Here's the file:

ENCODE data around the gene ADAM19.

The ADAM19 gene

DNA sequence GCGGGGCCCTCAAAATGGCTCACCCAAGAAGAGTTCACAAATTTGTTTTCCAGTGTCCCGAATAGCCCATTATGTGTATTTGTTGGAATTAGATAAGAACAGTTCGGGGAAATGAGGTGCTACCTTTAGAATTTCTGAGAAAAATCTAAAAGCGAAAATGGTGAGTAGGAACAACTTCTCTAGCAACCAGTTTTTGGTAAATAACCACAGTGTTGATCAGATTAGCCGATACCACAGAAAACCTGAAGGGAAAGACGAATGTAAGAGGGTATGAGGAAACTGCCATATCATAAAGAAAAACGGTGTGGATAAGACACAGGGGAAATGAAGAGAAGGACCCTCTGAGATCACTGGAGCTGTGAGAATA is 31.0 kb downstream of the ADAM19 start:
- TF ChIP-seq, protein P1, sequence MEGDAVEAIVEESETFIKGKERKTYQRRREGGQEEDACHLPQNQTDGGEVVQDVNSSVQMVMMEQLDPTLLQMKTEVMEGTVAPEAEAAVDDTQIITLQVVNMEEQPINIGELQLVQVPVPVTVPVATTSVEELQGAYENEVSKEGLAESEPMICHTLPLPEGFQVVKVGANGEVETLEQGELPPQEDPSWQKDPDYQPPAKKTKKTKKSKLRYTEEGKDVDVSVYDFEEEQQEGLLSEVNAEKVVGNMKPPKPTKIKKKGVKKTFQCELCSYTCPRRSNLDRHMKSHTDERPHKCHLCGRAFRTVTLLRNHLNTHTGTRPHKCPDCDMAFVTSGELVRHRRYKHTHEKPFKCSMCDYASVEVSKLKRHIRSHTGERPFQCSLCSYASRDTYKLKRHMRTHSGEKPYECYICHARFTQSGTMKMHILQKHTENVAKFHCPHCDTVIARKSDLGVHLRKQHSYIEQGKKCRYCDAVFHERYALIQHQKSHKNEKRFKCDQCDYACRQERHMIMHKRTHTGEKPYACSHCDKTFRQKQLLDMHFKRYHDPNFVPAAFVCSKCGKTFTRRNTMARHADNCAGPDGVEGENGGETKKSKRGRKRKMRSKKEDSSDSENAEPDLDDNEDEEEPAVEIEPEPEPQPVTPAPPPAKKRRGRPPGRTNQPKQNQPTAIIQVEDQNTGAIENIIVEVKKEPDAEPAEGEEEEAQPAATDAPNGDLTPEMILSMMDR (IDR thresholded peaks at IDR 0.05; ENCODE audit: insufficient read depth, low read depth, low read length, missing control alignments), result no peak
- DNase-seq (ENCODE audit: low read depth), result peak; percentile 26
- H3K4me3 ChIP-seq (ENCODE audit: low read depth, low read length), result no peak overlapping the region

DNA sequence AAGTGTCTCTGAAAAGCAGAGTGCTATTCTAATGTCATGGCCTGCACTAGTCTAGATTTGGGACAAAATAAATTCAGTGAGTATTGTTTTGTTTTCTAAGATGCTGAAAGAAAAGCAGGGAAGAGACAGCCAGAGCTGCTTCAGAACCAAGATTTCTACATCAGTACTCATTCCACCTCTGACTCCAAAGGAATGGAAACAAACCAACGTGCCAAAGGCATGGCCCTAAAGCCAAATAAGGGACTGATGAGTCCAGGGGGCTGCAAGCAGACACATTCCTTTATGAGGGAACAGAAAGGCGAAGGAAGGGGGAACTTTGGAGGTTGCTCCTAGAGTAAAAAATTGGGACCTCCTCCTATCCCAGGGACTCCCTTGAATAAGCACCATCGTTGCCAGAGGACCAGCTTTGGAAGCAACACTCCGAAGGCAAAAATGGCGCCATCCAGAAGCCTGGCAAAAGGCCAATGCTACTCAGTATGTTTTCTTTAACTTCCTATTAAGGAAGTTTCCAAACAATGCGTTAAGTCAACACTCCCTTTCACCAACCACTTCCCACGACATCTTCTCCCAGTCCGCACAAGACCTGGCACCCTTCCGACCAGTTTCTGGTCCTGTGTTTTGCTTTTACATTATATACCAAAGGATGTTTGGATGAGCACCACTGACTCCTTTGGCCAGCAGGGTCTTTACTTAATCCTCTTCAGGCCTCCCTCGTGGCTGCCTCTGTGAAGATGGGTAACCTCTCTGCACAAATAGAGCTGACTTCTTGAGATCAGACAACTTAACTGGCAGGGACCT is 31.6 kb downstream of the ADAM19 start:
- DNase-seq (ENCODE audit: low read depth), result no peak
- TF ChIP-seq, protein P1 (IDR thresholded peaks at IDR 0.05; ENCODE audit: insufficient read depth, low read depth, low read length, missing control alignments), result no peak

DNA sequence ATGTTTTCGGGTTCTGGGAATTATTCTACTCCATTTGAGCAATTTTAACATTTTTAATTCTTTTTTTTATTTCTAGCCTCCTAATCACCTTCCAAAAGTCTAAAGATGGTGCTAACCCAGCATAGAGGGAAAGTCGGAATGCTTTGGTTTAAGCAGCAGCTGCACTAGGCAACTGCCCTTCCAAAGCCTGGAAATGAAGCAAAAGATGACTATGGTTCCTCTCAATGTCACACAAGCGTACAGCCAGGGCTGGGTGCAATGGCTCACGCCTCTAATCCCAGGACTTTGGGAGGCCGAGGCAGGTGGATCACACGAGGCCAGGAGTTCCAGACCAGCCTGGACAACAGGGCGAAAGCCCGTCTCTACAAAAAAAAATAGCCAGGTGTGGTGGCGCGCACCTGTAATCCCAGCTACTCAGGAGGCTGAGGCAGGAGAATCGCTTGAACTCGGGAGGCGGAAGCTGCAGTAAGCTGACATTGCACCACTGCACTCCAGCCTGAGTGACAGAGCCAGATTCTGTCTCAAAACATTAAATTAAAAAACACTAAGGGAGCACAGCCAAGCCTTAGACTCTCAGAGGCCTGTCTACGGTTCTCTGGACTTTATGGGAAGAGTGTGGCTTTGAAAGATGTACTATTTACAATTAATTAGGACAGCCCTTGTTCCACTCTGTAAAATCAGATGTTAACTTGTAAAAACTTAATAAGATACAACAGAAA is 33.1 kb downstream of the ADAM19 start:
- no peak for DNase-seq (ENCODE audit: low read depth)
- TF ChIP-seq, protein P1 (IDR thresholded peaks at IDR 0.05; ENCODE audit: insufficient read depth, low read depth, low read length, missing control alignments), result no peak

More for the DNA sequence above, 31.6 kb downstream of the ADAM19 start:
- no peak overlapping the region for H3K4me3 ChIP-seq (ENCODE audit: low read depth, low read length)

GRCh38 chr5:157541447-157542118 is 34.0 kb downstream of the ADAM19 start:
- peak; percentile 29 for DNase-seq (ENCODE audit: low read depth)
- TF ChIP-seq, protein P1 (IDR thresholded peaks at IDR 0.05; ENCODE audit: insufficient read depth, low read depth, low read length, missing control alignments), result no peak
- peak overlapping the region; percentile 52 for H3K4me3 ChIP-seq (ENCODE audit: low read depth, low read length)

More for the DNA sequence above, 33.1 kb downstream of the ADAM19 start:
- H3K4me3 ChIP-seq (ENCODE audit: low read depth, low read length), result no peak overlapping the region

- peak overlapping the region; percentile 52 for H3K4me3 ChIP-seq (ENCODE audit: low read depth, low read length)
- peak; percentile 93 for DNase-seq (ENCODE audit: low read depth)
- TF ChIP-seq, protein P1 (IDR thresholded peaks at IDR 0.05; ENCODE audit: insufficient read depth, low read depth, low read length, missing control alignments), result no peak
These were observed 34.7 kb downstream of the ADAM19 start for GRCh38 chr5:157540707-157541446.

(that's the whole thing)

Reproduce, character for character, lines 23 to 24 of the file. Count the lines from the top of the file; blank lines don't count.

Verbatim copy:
- TF ChIP-seq, protein P1 (IDR thresholded peaks at IDR 0.05; ENCODE audit: insufficient read depth, low read depth, low read length, missing control alignments), result no peak
These were observed 34.7 kb downstream of the ADAM19 start for GRCh38 chr5:157540707-157541446.